Open Access Research article

Preferences for working in rural clinics among trainee health professionals in Uganda: a discrete choice experiment

Peter C Rockers1*, Wanda Jaskiewicz2, Laura Wurts2, Margaret E Kruk3, George S Mgomella4, Francis Ntalazi5 and Kate Tulenko2

Author Affiliations

1 Department of Global Health and Population, Harvard School of Public Health, Boston, MA, USA

2 Capacity Plus, IntraHealth International Inc., Washington, DC, USA

3 Department of Health Policy and Management, Mailman School of Public Health, Columbia University, New York, NY, USA

4 African Population and Health Research Center, Nairobi, Kenya

5 Ministry of Health Republic of Uganda, Kampala, Uganda

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BMC Health Services Research 2012, 12:212  doi:10.1186/1472-6963-12-212

Published: 23 July 2012



Health facilities require teams of health workers with complementary skills and responsibilities to efficiently provide quality care. In low-income countries, failure to attract and retain health workers in rural areas reduces population access to health services and undermines facility performance, resulting in poor health outcomes. It is important that governments consider health worker preferences in crafting policies to address attraction and retention in underserved areas.


We investigated preferences for job characteristics among final year medical, nursing, pharmacy, and laboratory students at select universities in Uganda. Participants were administered a cadre-specific discrete choice experiment that elicited preferences for attributes of potential job postings they were likely to pursue after graduation. Job attributes included salary, facility quality, housing, length of commitment, manager support, training tuition, and dual practice opportunities. Mixed logit models were used to estimate stated preferences for these attributes.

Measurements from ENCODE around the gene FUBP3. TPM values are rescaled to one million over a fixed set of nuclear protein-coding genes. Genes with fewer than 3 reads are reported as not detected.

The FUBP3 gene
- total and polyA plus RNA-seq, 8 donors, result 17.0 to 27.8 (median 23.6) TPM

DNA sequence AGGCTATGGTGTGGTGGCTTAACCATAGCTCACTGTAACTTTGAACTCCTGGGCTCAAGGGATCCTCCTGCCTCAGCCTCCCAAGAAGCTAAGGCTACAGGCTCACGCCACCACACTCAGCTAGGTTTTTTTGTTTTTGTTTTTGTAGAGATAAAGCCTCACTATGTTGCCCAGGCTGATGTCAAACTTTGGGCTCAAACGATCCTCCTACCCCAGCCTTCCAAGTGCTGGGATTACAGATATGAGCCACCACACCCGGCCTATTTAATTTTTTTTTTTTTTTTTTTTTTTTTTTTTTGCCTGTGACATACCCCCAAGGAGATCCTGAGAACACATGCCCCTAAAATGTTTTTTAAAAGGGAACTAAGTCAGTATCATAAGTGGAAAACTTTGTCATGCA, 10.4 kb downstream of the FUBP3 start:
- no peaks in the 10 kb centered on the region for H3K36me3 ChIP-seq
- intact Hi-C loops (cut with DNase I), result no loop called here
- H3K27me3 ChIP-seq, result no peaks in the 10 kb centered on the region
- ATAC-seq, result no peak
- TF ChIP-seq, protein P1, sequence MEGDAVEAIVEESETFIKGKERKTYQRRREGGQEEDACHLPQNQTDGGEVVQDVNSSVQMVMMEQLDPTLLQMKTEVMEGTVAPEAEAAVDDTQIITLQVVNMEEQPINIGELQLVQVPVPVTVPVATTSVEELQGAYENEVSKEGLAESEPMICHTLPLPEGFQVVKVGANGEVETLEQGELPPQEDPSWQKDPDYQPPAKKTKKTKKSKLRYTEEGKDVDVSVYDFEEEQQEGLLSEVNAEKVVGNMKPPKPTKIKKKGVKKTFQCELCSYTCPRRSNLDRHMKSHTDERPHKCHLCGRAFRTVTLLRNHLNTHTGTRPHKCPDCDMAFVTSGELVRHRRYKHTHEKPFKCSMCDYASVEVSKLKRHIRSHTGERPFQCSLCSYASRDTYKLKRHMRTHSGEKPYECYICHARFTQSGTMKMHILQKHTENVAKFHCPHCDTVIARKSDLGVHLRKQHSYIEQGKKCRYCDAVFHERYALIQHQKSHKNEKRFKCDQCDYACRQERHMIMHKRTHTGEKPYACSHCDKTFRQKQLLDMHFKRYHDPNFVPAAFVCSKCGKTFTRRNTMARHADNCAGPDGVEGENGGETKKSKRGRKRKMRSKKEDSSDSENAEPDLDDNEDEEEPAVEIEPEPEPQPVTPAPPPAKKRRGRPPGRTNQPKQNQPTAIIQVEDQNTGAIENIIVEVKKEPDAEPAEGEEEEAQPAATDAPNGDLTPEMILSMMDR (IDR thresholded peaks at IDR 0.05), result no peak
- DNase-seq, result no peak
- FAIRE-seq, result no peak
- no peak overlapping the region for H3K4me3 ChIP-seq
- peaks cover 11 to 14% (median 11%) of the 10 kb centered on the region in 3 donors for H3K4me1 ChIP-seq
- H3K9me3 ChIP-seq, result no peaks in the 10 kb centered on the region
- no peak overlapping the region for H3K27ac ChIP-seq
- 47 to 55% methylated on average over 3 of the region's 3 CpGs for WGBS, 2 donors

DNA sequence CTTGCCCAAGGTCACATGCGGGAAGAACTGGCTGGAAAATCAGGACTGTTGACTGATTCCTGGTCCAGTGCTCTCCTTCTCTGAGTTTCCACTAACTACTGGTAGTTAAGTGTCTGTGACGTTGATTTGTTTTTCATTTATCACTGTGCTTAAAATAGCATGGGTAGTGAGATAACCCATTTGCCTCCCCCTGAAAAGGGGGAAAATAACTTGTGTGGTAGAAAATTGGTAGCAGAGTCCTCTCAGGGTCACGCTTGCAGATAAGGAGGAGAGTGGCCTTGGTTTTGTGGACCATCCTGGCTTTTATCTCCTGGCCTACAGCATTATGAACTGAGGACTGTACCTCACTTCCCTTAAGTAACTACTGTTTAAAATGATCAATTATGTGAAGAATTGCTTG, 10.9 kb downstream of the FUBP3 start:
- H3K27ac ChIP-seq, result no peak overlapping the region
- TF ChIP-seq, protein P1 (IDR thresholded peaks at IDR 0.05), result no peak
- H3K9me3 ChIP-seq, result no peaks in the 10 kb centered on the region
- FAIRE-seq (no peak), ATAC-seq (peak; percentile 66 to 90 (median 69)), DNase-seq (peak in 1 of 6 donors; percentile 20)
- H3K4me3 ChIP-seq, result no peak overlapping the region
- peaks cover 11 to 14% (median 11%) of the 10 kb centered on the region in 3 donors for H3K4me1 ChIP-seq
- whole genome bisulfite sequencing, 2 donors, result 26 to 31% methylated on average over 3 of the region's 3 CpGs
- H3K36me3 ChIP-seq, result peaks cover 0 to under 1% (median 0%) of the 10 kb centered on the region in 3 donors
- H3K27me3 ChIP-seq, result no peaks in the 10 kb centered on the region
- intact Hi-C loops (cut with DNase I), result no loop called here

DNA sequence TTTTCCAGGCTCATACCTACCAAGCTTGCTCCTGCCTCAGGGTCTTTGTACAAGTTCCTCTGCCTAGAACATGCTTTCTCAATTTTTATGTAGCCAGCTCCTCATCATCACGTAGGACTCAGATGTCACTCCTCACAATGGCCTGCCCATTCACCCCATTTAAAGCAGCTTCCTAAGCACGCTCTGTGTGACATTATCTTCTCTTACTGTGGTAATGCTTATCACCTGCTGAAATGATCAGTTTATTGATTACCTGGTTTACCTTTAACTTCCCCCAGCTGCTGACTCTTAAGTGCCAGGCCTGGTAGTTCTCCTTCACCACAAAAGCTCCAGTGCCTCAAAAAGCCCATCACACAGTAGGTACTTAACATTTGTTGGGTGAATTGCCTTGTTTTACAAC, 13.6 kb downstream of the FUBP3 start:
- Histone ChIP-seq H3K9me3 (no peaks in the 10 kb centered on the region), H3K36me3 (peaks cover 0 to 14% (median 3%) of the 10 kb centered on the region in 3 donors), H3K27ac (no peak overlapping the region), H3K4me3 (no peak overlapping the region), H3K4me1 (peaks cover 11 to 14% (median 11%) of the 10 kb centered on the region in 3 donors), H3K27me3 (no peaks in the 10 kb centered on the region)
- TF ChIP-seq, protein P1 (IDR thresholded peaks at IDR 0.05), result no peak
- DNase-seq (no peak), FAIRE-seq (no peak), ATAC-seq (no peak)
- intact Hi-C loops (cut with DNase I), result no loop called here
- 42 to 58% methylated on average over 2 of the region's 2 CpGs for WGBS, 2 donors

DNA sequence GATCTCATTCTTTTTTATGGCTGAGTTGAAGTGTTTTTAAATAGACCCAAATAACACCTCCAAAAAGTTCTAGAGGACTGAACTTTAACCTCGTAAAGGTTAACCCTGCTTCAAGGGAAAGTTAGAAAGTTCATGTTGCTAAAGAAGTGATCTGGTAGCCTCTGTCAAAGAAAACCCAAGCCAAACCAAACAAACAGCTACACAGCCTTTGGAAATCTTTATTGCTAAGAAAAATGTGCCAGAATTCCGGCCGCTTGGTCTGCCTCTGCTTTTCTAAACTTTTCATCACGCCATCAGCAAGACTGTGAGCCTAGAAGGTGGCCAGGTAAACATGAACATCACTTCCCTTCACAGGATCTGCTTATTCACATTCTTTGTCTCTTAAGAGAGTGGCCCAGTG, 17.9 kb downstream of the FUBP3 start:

Data were collected from 246 medical students, 132 nursing students, 50 pharmacy students and 57 laboratory students. For all student-groups, choice of job posting was strongly influenced by salary, facility quality and manager support, relative to other attributes. For medical and laboratory students, tuition support for future training was also important, while pharmacy students valued opportunities for dual practice.


In Uganda, financial and non-financial incentives may be effective in attracting health workers to underserved areas. Our findings contribute to mounting evidence that salary is not the only important factor health workers consider when deciding where to work. Better quality facilities and supportive managers were important to all students. Similarities in preferences for these factors suggest that team-based, facility-level strategies for attracting health workers may be appropriate. Improving facility quality and training managers to be more supportive of facility staff may be particularly cost-effective, as investments are borne once while benefits accrue to a range of health workers at the facility.